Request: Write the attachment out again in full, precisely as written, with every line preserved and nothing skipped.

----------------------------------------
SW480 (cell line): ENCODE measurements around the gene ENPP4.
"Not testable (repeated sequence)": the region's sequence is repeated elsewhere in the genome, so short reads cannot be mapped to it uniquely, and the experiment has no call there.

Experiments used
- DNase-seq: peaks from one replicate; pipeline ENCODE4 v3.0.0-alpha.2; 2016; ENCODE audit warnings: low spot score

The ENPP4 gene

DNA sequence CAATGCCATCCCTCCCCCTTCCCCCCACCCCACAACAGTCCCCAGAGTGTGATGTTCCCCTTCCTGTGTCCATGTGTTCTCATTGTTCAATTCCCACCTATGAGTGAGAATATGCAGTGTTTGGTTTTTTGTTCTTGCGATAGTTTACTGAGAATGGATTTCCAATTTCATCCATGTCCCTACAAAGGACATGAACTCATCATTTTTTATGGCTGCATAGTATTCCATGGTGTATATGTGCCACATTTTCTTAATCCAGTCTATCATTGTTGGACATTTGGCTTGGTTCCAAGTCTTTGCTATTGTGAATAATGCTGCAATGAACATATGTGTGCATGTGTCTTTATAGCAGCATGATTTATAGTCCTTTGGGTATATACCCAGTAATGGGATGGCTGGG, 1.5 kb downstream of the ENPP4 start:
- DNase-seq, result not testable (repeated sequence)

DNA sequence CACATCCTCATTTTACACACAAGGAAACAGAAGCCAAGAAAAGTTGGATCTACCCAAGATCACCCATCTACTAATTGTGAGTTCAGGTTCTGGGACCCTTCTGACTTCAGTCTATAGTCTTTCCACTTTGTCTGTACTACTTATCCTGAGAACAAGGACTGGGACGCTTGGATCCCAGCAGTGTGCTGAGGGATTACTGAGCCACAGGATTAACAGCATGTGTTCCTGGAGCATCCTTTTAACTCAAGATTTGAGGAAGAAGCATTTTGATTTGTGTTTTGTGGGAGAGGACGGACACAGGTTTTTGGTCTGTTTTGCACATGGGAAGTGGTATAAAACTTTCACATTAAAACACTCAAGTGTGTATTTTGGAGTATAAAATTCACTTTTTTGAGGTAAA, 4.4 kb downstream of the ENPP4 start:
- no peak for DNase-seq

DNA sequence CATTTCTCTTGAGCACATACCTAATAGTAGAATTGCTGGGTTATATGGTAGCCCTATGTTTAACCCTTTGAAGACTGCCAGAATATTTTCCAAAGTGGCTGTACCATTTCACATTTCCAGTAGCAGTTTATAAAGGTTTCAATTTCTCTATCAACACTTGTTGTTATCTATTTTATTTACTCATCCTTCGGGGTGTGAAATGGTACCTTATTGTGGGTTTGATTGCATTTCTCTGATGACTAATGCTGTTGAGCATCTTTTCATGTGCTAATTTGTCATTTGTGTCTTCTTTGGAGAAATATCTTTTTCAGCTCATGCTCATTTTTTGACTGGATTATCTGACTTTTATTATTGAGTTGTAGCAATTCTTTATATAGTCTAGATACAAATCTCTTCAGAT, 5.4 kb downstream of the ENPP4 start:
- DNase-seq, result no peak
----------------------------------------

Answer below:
SW480 (cell line): ENCODE measurements around the gene ENPP4.
"Not testable (repeated sequence)": the region's sequence is repeated elsewhere in the genome, so short reads cannot be mapped to it uniquely, and the experiment has no call there.

Experiments used
- DNase-seq: peaks from one replicate; pipeline ENCODE4 v3.0.0-alpha.2; 2016; ENCODE audit warnings: low spot score

The ENPP4 gene

DNA sequence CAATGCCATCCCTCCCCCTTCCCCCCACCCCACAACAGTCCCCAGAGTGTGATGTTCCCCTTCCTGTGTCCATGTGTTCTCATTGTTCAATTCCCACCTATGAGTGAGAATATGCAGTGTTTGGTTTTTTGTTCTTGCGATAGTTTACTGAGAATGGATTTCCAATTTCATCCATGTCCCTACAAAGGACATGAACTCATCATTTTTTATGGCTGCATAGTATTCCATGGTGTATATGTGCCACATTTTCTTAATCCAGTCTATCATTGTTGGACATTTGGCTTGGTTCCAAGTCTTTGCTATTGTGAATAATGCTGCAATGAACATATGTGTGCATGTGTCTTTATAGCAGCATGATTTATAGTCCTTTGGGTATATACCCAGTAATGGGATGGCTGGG, 1.5 kb downstream of the ENPP4 start:
- DNase-seq, result not testable (repeated sequence)

DNA sequence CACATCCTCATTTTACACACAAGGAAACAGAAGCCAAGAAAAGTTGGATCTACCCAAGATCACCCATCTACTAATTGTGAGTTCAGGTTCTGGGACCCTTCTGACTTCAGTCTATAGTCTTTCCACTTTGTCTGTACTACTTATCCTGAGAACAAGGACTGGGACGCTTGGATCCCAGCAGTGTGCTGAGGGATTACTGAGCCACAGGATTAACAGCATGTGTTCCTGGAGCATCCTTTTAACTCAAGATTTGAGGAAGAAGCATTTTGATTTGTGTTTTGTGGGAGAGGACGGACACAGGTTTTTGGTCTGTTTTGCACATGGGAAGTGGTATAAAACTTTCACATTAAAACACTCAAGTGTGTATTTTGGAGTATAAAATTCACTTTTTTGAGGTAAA, 4.4 kb downstream of the ENPP4 start:
- no peak for DNase-seq

DNA sequence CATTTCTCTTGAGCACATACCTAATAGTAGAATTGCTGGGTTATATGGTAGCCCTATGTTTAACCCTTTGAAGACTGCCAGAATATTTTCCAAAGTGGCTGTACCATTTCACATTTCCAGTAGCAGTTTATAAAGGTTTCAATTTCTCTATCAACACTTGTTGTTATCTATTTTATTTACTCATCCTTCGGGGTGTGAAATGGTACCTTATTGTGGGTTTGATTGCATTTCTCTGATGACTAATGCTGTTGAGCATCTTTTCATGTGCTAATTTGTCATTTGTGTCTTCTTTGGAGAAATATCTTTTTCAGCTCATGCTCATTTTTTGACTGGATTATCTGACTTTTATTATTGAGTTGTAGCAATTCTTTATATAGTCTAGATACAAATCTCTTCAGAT, 5.4 kb downstream of the ENPP4 start:
- DNase-seq, result no peak